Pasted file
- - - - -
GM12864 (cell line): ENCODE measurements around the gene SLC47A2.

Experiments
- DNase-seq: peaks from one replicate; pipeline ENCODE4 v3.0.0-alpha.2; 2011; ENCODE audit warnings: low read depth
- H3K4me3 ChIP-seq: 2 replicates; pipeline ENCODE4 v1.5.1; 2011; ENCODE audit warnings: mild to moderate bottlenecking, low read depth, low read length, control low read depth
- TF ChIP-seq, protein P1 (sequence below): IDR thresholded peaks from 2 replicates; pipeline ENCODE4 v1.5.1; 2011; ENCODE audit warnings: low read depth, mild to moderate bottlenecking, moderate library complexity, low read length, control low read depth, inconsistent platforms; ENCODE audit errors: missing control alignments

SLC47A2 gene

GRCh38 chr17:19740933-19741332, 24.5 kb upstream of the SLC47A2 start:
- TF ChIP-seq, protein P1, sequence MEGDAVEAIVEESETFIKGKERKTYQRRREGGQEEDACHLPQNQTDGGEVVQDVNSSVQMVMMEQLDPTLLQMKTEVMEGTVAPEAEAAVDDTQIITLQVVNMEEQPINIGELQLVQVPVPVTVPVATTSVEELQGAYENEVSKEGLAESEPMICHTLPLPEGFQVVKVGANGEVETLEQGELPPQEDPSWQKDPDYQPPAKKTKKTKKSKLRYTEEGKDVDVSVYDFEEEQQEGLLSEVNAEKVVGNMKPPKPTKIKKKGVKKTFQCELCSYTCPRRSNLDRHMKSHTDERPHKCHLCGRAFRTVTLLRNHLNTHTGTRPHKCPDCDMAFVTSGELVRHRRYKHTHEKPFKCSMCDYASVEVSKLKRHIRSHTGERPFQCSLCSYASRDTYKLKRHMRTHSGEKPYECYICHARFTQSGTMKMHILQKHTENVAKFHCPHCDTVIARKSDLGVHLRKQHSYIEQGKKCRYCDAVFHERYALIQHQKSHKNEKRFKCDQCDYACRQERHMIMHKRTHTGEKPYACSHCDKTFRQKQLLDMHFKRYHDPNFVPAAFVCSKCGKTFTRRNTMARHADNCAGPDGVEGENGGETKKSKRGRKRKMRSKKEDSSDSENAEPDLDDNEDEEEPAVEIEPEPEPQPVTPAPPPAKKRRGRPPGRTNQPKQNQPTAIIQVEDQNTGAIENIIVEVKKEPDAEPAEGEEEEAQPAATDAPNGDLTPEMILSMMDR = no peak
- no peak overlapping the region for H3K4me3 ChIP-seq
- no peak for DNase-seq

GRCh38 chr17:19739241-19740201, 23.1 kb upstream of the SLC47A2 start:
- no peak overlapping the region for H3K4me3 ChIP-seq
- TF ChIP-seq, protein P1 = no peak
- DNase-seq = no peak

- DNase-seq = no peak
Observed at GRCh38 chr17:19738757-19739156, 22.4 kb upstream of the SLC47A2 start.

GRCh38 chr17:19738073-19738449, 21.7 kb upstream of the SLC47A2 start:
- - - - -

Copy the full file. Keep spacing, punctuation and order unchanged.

GM12864 (cell line): ENCODE measurements around the gene SLC47A2.

Experiments
- DNase-seq: peaks from one replicate; pipeline ENCODE4 v3.0.0-alpha.2; 2011; ENCODE audit warnings: low read depth
- H3K4me3 ChIP-seq: 2 replicates; pipeline ENCODE4 v1.5.1; 2011; ENCODE audit warnings: mild to moderate bottlenecking, low read depth, low read length, control low read depth
- TF ChIP-seq, protein P1 (sequence below): IDR thresholded peaks from 2 replicates; pipeline ENCODE4 v1.5.1; 2011; ENCODE audit warnings: low read depth, mild to moderate bottlenecking, moderate library complexity, low read length, control low read depth, inconsistent platforms; ENCODE audit errors: missing control alignments

SLC47A2 gene

GRCh38 chr17:19740933-19741332, 24.5 kb upstream of the SLC47A2 start:
- TF ChIP-seq, protein P1, sequence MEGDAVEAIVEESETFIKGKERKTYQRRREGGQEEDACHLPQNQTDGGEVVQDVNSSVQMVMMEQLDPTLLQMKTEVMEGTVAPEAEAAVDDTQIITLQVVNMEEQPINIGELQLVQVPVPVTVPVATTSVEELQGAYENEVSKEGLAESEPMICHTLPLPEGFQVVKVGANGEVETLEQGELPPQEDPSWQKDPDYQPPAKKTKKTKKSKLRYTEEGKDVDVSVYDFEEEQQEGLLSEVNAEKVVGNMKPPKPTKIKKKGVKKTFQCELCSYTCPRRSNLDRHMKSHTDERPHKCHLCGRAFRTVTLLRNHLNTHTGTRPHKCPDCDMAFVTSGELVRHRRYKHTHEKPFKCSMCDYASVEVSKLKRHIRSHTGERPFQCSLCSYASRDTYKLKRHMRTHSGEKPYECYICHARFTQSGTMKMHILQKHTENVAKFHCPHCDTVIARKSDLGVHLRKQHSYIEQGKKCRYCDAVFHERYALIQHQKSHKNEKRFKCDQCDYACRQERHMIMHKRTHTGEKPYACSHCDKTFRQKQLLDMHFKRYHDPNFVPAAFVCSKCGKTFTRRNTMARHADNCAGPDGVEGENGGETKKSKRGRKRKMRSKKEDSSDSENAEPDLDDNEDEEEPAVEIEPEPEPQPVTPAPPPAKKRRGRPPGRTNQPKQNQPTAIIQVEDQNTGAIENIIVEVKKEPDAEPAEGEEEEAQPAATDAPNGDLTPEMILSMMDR = no peak
- no peak overlapping the region for H3K4me3 ChIP-seq
- no peak for DNase-seq

GRCh38 chr17:19739241-19740201, 23.1 kb upstream of the SLC47A2 start:
- no peak overlapping the region for H3K4me3 ChIP-seq
- TF ChIP-seq, protein P1 = no peak
- DNase-seq = no peak

- DNase-seq = no peak
Observed at GRCh38 chr17:19738757-19739156, 22.4 kb upstream of the SLC47A2 start.

GRCh38 chr17:19738073-19738449, 21.7 kb upstream of the SLC47A2 start: